This is another series I watched some time ago when I was first getting into anime; comments r-posted, cleaned up, and added-to from Dueling Modems.

This was adapted from a manga by Yu Watase, who also wrote Fushigi Yugi, Imadoki!, and many other series. I haven't read the manga, and would be interested to hear from anyone who has, especially if they've also seen the anime and can comment on their relative quality.

Aya and Aki Mikage, twins in contemporary Japan, are invited to their grandfather's ancestral mansion for their sixteenth birthday party. To their surprise, the entire (huge) family is there, including the sinister grandfather. He gives them a box. As everyone watches, they open it. It contains a statue's hand. Aya is momentarily possessed, the hand explodes, wounds open up all over Aki's body, and he collapses. When Aya tries to help him, the grandfather orders her father to kill her. She becomes possessed again and teleports out.


It turns out that ages ago a member of the Mikage family stole the robe of a celestial maiden. This gave him power over her, and he forcibly took her to wife and made her bear his children. Generations later, the family has grown rich and powerful due to the infusion of celestial blood. But every now and then Ceres, the angel, is able to incarnate in a daughter, and then she seeks her robe and revenge. In this case, she's after Aki, who looks like his ancestor who raped her.

Aya's on the run, Aki's trying to figure out where he fits in, and an amnesiac bishonen named Toya alternates working for the Mikages, who have promised to help him recover his memory, with helping Aya, who he may have fallen for. Meanwhile, a woman who also has celestial blood has enlisted her brother-in-law to help out. He's just an ordinary guy, but since he's not a Mikage, Ceres doesn't automatically hate him for being a man.

This is an intriguing cross-genre series with the genres in question being fantasy/fairy tale, sf, and horror.

It's a Japanese version of the selkie legend re-interpreted as sf in which various characters are possessed by their older reincarnations and an evil corporation tries to use them for a creepy eugenics project. Especially toward the end, blood splattered in a way that suggested that this was not going to be shown on American TV any time soon.

The anime is quite gripping, oddly so considering that the story kept teetering on the verge of incoherence. (Note to writer: the third-to-last episode is not the time to introduce an entirely new character with her own irrelevant plot.) It's all over the place, bouncing from star-crossed lovers to backstory in heaven to evil corporate plots to mutant children to amnesiac toughs on the run, and sometimes half the characters seem to be possessed by different spirits or former reincarnations. While all these ideas are interesting, the way the script keeps dashing madly from one to the other leaves an overall feeling of attention deficit disorder. This unfocused quality also hurts the theme, which starts out as an exploration of gender roles, sexual warfare, and love vs. revenge, and ends up not saying much of anything.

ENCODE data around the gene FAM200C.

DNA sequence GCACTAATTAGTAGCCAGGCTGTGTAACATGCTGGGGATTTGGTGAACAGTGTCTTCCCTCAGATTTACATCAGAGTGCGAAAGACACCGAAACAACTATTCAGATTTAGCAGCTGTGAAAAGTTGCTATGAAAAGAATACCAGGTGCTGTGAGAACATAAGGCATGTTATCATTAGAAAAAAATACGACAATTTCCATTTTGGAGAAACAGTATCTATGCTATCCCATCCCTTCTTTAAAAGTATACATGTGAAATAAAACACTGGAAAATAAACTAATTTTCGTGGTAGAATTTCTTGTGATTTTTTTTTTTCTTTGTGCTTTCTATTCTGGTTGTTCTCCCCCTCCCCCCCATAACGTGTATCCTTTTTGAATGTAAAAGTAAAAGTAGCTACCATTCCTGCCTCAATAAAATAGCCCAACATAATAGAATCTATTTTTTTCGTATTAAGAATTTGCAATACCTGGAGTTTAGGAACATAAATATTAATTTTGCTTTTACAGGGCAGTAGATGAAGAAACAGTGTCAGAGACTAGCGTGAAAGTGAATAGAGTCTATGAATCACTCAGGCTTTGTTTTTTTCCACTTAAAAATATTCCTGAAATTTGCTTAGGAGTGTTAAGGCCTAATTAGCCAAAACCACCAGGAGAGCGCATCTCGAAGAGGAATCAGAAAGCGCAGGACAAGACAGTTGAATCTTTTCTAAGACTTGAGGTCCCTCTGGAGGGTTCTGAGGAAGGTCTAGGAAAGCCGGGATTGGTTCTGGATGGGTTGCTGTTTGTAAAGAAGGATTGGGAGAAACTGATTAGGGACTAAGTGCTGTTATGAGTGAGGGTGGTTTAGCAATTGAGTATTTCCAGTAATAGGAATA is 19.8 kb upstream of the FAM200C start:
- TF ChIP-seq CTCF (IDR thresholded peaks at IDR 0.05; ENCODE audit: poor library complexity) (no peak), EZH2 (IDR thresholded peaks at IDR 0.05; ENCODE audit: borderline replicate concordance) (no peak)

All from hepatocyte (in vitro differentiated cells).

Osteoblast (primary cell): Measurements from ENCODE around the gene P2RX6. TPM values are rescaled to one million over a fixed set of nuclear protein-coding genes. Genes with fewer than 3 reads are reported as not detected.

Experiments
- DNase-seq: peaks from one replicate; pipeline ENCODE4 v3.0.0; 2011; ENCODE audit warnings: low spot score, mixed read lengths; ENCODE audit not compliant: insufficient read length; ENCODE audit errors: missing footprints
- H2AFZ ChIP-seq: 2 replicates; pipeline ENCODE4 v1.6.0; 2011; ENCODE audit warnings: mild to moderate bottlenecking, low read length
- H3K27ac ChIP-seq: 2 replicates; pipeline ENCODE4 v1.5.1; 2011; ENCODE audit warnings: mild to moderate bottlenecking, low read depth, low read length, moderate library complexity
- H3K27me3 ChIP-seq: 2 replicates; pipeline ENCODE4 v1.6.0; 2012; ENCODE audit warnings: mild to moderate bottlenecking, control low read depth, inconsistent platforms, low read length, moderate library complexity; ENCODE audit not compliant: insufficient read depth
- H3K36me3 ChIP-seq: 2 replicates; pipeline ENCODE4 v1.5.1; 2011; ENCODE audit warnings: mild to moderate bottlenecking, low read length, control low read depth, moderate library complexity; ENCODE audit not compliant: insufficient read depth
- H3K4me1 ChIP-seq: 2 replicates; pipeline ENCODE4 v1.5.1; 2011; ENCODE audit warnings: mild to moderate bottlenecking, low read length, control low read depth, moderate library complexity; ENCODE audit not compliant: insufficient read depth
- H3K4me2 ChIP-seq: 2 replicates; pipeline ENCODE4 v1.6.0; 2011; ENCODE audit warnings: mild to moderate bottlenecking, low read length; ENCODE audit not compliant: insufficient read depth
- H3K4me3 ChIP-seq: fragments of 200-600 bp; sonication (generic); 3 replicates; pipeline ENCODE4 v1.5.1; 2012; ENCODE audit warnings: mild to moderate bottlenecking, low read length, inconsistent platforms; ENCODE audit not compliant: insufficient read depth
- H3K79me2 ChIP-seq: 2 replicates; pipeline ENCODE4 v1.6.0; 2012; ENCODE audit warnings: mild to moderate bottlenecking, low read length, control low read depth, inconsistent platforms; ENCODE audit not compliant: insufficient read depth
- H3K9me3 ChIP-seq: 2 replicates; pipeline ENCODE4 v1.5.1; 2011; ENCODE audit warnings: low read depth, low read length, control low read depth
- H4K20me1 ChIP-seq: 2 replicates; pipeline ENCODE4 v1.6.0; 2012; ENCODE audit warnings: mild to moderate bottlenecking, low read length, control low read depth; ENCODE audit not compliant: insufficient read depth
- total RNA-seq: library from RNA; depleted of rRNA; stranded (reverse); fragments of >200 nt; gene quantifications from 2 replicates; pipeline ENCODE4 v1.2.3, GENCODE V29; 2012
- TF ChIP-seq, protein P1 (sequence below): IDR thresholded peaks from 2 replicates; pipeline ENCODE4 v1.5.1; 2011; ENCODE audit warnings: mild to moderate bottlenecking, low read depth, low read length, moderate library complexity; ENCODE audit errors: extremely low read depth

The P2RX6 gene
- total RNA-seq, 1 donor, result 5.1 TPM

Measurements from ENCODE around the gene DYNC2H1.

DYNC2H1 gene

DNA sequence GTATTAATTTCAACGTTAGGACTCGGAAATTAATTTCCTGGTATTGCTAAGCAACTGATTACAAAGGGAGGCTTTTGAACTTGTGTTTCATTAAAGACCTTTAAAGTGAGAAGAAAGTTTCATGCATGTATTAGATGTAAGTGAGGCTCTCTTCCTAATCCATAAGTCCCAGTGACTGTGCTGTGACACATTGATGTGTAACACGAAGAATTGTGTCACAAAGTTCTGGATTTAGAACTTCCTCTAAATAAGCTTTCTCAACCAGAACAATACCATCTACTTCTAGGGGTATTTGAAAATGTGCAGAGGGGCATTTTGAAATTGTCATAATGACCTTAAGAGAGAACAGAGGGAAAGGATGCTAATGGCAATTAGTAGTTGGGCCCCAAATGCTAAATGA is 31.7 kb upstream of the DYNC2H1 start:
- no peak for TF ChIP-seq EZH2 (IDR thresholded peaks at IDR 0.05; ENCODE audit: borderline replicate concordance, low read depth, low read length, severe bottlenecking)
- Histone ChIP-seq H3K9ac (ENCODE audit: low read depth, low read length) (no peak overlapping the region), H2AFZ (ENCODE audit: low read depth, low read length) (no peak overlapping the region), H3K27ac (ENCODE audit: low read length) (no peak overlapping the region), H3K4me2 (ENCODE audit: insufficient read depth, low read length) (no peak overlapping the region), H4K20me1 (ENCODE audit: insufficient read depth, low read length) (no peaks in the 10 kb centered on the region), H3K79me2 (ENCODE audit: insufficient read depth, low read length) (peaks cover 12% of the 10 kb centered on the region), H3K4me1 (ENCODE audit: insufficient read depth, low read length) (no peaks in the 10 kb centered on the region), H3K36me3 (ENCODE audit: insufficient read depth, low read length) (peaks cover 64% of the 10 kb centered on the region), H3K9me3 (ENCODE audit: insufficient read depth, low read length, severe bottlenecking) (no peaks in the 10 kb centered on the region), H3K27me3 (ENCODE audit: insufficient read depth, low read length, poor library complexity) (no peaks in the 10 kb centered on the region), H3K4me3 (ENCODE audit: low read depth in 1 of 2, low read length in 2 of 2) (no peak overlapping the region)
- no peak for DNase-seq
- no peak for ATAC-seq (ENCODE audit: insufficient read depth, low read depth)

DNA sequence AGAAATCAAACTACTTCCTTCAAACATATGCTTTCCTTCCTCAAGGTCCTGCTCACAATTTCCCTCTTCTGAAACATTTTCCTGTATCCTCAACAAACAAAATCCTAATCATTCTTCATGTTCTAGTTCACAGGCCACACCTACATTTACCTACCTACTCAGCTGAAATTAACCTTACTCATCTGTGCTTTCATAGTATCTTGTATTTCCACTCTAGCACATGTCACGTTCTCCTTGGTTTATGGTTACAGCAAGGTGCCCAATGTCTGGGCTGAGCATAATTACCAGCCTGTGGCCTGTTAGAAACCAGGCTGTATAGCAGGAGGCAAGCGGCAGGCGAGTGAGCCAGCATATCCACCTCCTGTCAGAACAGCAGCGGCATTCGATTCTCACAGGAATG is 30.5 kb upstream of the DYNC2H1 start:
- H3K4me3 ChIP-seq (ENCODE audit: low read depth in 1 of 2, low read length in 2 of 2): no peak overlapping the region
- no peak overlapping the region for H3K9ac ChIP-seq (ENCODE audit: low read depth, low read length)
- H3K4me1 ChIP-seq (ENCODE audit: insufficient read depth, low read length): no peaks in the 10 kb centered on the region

The characters, unfortunately, are less interesting than the story. Aya is frustratingly passive, and while Toya's background and the mysteries surrounding him are fascinating, his personality is lacking. (There is a reason in the story why he's something of a blank slate, but that doesn't make his blankness less blank.) The supporting characters are better, but I missed the charming eccentricities of Fushigi Yuugi seven seishi.

Though the series is very flawed, it does have that DVD-inserting quality, and that's strong enough that I rented all eight DVDs, and watched three of them in one night. And despite the messiness of the story, it still finds time to create touching moments of loneliness, tenderness, and all the myriad types of love.
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From: [identity profile]

Eheh, a friend of mine had been telling me I needed to see this series ever since she learned I liked FY... I finally saw the anime this summer, and, well, I started buying the manga, although I'm only at the third volume, since the un-flopped edition of the fourth hasn't been released yet. My friend's main selling point was that she made her boyfriend read it, and he actually liked it (as a story, not necessarily for the characters - he violently disliked Touya), so it had to have something going for it.

Um... I was amazed that they managed to cram the entirety of a 14 volume series into one season, and I suspect the cramming is why the pacing of the anime is rather whacky (as far as I can tell, the irrelevant character in episode 22 is introduced halfway through the manga, which probably makes her a bit less of a bizarre throw-in). I did like the anime despite it all, although the hicky thing I just found kind of... weird. In the manga, Aya is a bit more pushy when it comes to Touya - she does the neck-sucking first, which doesn't make it less middle-school for me, but at least it's a bit more on the female empowerment side. I guess.

Ah, that's all I can remember at the moment, and the electricity is starting to go off and on. This is what I get for living in the boonies...

From: [identity profile]

I thought the manga was much better than the anime, because the pacing is much more coherent, there are more complete explanations, and the anime was terribly miscast vocally. However, the US translation of the manga is annoying as all hell. If you read Japanese well enough, or French, I'd recommend that route.

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